We need a world-view that is more modern, more inclusive, and better grounded in the realities of everyday life.

We live in a world that has advanced enormously in all sorts of ways, yet still we allow ourselves to get caught in ways of thinking that are harmful. They hurt us and they hurt others. This is true in all fields of life but none more so than our basic world-view. Part of the problem is the continuing struggle for supremacy between science, religion and philosophy, which presents us with a rich array of possibilities but also leaves us confused.

Some might say this is nothing more than the richness of diversity, something we should celebrate rather than condemn. I disagree. The diversity itself is fine, but amongst this diversity are many widely held beliefs that are not challenged or subjected to proper scrutiny. For example, we cling to ideas about divinity (God or gods) and power, thus distancing ourselves from the sacred and indirectly legitimising forms of oppression. We assume our race is the be-all and end-all of existence, treating other forms of life with contempt, thus degrading our environment. We recklessly discredit other people’s beliefs and practices, thus limiting opportunities for collaboration and shared problem-solving. And so on.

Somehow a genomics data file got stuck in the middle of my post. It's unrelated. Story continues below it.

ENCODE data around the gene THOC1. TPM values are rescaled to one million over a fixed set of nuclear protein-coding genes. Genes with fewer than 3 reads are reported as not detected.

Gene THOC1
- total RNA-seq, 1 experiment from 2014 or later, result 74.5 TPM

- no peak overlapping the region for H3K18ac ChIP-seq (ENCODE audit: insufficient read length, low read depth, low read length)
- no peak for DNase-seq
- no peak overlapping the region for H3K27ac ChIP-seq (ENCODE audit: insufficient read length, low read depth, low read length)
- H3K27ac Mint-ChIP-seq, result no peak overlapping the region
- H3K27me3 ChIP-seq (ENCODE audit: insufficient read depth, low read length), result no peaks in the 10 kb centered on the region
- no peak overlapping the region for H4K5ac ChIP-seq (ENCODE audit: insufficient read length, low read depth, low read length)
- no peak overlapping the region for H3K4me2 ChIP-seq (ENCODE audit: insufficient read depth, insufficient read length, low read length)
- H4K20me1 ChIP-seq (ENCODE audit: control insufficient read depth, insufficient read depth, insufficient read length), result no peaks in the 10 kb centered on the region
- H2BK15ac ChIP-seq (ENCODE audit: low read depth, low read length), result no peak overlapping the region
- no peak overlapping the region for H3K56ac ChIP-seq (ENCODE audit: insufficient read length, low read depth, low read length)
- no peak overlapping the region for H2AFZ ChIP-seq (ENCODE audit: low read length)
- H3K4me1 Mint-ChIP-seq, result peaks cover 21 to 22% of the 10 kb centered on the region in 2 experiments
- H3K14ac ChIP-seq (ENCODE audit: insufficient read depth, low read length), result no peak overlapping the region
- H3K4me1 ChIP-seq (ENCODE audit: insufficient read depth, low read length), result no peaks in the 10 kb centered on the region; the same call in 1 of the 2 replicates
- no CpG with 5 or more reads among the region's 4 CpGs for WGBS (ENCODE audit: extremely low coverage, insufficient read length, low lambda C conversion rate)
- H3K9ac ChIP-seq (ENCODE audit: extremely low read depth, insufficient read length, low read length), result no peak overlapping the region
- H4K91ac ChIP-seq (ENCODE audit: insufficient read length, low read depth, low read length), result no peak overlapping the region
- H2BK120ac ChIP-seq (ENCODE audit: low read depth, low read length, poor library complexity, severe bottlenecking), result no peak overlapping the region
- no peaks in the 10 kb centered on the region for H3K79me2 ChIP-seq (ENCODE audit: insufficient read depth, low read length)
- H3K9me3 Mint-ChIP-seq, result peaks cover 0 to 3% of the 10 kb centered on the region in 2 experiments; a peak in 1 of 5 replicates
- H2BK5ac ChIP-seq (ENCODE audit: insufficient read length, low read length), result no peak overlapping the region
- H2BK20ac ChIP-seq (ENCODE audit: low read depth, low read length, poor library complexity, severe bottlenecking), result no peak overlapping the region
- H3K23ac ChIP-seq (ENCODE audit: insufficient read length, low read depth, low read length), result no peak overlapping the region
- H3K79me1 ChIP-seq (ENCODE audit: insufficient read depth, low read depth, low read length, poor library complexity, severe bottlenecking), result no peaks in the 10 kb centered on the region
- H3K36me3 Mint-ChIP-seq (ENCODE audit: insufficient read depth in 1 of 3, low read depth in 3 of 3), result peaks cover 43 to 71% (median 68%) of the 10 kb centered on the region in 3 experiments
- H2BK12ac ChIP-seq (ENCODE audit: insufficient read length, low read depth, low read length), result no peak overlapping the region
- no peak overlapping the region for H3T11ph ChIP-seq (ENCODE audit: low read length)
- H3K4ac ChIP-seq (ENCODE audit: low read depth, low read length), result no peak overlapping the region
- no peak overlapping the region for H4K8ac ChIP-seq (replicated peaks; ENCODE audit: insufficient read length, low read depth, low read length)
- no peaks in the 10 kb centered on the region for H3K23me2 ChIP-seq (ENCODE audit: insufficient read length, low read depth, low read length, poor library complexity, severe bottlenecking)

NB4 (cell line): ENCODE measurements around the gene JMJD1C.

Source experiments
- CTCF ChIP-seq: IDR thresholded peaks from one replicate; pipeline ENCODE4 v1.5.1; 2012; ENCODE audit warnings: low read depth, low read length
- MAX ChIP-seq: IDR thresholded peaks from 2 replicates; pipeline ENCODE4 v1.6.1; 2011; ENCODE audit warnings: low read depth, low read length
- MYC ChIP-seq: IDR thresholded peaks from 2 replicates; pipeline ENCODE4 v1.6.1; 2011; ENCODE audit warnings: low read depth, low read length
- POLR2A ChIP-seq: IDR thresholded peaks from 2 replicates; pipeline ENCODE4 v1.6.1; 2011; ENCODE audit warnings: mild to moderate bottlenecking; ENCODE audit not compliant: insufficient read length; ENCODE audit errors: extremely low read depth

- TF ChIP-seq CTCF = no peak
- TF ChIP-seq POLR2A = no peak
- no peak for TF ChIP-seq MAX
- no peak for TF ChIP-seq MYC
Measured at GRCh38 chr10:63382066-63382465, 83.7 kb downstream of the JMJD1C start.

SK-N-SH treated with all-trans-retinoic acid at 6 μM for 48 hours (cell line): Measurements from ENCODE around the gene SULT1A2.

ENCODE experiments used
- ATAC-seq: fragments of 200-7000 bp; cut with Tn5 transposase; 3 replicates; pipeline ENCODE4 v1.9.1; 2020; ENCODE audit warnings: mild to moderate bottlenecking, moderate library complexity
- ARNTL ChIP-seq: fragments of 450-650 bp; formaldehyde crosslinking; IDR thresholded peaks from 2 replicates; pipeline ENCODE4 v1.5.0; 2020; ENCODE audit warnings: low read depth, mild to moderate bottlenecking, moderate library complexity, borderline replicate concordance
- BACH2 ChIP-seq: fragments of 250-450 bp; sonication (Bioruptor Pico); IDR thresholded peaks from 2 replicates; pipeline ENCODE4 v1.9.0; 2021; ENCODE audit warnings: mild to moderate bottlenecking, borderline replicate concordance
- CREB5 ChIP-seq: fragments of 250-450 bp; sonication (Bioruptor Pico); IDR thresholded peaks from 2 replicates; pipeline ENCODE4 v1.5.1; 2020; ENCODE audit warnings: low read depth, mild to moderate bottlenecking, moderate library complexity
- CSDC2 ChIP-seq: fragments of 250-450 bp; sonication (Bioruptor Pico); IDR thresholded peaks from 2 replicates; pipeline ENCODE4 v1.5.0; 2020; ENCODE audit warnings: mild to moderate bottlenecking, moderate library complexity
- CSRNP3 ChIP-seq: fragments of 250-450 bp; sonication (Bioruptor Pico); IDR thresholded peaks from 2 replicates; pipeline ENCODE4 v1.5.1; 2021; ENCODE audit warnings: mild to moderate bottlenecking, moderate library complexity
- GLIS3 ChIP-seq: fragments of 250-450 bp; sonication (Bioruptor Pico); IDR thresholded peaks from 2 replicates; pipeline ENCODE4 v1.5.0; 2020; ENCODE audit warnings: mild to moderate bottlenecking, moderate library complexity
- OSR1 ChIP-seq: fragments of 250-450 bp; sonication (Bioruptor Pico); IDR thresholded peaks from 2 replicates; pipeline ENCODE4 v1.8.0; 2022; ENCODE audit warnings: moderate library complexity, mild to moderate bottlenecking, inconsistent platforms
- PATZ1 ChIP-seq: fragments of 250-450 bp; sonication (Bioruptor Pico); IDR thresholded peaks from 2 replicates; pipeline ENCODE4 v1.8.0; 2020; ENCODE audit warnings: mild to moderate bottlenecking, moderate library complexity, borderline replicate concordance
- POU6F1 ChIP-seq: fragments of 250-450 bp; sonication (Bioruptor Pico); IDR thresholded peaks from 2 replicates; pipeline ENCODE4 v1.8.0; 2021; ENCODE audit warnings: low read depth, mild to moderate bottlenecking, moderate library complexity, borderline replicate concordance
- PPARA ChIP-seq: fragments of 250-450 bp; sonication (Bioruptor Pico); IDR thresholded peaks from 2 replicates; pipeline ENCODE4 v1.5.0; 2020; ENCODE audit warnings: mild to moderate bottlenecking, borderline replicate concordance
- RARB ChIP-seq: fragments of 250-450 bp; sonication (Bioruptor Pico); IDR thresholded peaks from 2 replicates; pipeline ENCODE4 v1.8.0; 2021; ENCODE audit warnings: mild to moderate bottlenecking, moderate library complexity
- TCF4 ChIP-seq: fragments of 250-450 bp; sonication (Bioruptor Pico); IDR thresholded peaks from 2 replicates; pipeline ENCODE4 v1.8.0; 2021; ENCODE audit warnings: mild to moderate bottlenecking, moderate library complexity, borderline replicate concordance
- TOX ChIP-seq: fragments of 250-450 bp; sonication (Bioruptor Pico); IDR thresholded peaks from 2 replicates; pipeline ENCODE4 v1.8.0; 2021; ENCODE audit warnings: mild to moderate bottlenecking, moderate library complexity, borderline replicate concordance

We are due for a new Enlightenment. This time, I suggest, we should work not only from reason (though that’s an excellent starting point) but also from a renewed sense of connection with all that is. The propositions I offer in this article are mere discussion starters, but they are chosen to address most of the big questions that people ask. It is hoped that collectively they form a reasonably comprehensive and coherent world-view.

Here are my propositions.

The ultimate reality

  1. The ultimate reality is this: that there is most likely some source to which we are beholden for our existence. The idea that the world is a mere succession of accidents is statistically beyond belief. The idea that a point could become a universe by itself is likewise beyond belief.

The ultimate mystery

  1. The nature of our source is a mystery and will forever remain so. We are too infinitesimally small and limited to be able to comprehend such a thing: we can only apprehend bits of it.

  2. Faced with the challenge of elucidating this mystery, human beings have become inventive. All gods are at least partly a human invention.

  3. One thing we can say with confidence about the source is that it is creative: our existence is testament to that. Other ideas are mere supposition though they may be widely held.

  4. We have little basis for saying the source is one thing or another, and we merely assume it somehow mirrors the universe itself. This leads to dilemmas, for example the idea of a single thing that can span all space and time and all the immense diversity of our universe.